Friends hug as one seeks support and recovery following a sexual assault

What to Do After Experiencing Sexual Trauma


Sober Recovery Expert Author

Friends hug as one seeks support and recovery following a sexual assault

The world we live in is confusing and oftentimes dangerous. Victims of sexual assault know this danger very well. Instances that should never occur seem to happen hourly. My own experience happened with someone I fully trusted, who I cared for in a special and exciting way. I felt that I could trust him as I had on so many other past occasions. One night changed all of this. The feeling of having something done to your body against your will cannot really be explained in words. I have never truly felt back to myself after my experience. It has changed me forever.

After my trauma, I was very alone. My family is extremely religious; they would disown me for losing my virginity before marriage. My college’s counseling center denied me scheduled sessions twice because my situation was too severe for me to receive the right amount of care at the school. I called therapists, but finding help seemed impossible, because of insurance or payment method difficulties. I felt truly alone. I went through one of the darkest times of my life, and I am so thankful to have found people to rely on since. However, I often wish I had had someone to turn to in that dark, lonely period. More than that, I wish I had known what to do after experiencing sexual trauma. Therefore, I have made a list that I hope may help you, if you too are a survivor.

One author recounts the time following her sexual assault and offers advice for other victims.

1. Break up with the person who violated you.

He does not deserve to be with you if he feels he has the right to violate you. After my trauma, I still cared for the boyfriend who assaulted me. He was my first, and still feel a connection with him because of this. However, I knew after that night: he was not safe. I had one body, and I had to protect it. I broke up with my assailant, deleted and blocked him from my phone and all social media.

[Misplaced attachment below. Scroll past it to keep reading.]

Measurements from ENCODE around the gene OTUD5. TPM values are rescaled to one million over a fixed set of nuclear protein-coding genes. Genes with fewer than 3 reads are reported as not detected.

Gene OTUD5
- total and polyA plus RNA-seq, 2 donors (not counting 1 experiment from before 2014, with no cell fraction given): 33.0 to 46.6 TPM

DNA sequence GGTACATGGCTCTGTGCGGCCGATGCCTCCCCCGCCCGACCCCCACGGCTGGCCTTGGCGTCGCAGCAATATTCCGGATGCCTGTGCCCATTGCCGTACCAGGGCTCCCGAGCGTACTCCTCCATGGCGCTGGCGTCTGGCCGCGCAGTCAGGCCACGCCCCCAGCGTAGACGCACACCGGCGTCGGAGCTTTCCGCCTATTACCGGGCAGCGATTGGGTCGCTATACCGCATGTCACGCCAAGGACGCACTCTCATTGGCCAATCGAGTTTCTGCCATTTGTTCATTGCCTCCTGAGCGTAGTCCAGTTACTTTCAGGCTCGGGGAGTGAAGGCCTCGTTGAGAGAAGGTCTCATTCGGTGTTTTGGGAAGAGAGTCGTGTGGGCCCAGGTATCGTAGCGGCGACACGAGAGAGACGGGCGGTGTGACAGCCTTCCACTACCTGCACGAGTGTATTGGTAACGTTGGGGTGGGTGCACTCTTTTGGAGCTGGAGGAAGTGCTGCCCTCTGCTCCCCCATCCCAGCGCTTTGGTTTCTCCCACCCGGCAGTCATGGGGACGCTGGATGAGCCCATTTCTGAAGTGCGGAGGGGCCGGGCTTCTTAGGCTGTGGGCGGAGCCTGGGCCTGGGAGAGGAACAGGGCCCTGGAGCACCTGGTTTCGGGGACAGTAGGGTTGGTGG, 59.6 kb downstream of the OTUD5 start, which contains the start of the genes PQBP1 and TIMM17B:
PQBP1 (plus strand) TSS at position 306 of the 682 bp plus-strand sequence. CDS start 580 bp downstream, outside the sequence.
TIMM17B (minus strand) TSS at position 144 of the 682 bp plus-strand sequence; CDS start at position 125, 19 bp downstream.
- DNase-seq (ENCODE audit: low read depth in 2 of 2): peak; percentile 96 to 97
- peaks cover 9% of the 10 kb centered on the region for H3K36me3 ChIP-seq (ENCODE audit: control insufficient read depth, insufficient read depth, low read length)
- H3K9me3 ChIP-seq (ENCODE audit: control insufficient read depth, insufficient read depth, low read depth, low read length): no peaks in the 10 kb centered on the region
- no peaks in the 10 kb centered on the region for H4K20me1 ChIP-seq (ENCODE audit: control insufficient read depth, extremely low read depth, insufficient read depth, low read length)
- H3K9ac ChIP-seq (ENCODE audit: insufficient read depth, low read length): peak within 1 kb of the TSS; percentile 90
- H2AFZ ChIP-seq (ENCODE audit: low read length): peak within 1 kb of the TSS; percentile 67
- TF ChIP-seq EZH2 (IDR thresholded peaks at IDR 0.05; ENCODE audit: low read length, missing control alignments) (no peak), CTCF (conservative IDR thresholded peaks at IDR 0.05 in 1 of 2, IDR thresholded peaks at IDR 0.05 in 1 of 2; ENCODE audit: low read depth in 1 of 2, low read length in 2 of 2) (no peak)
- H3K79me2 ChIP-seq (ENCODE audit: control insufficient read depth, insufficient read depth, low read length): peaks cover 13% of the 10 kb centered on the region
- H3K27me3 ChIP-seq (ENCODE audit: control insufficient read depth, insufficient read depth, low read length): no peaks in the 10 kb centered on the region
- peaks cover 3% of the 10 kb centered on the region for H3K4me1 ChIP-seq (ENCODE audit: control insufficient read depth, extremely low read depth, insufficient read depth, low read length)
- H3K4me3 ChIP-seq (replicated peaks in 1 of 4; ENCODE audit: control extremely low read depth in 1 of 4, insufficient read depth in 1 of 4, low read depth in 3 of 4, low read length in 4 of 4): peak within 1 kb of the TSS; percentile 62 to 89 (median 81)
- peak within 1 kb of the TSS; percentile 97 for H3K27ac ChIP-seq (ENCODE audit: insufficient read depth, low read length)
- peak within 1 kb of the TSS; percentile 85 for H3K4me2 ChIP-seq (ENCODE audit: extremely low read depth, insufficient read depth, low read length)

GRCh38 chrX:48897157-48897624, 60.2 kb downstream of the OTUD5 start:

2. Contact the authorities if you feel comfortable doing so.

I know now that I was not my ex-boyfriend’s first victim. Sexual offenders rarely commit just one assault. If you contact the authorities, then you might have the opportunity to stop that person from striking again. Doing this, however, is extremely difficult. It is severely trying on the mind and emotions. Courtrooms often question the legitimacy of the victim’s encounter, causing the victim to question her own experience. If you feel like you cannot handle going through this, and only want to move on, then do not get the authorities involved. The violation I experienced is not one I would wish on anyone. I didn’t know how to exist afterward in a body I no longer felt I owned. But for my own well-being, I knew I could not handle seeing my ex-boyfriend again. I never involved the authorities.

3. Find support

You cannot handle this trauma alone; the weight of it is too heavy for any one person to bear. If you have a family situation like mine, talk to friends. I talked to my closest friends about my trauma, and they give me the strength to live each day moving forward.

There are also emergency and crisis hotlines available 24 hours a day, 7 days a week, like the National Sexual Assault Hotline. Use these. They are free. I myself have called more than once, and every person I have spoken has been understanding, empathetic, and non-judgmental.

4. Seek professional mental help

Aside from friends and family, you should see a licensed professional. Whether counselor, therapist or even psychiatrist, talk to someone equipped to treat your mental health. Keeping this experience hidden and untreated will send you spiraling into depression. A professional will give you the advice you need to combat the emotional hurdles of sexual-assault recovery.

5. Seek professional physical help

With the multitude of sexually transmitted infections present today, keeping your body healthy should be a top priority. A doctor can test you not only for STIs but also for pregnancy if you are a woman. If for any reason you have difficulty finding a health provider, such as issues with insurance coverage, you can visit a Planned Parenthood for services at reduced--and sometimes even free--prices.

Seeing a doctor will not only help your bodily health but also your mental health. There’s no need to add the stress of a missed period or unusual symptoms to the emotional turmoil you are already facing. By eliminating all possible health complications, you will allow yourself to focus on the challenge ahead of you: recovering.

6. Remember you are not alone

After an assault, you may feel uncomfortable in your own body; you may wish your conscious could inhabit a different shell, or that you could be someone else. But it is actually likely that someone you know has also dealt with sexual trauma, even if he or she has chosen not to disclose this information. More importantly, with the right help, many who endure assault go on to live happy, fulfilling lives.

If you or someone you know is seeking help from addiction, please visit our directory of treatment centers or call 800-891-8171 to speak to a treatment specialist.

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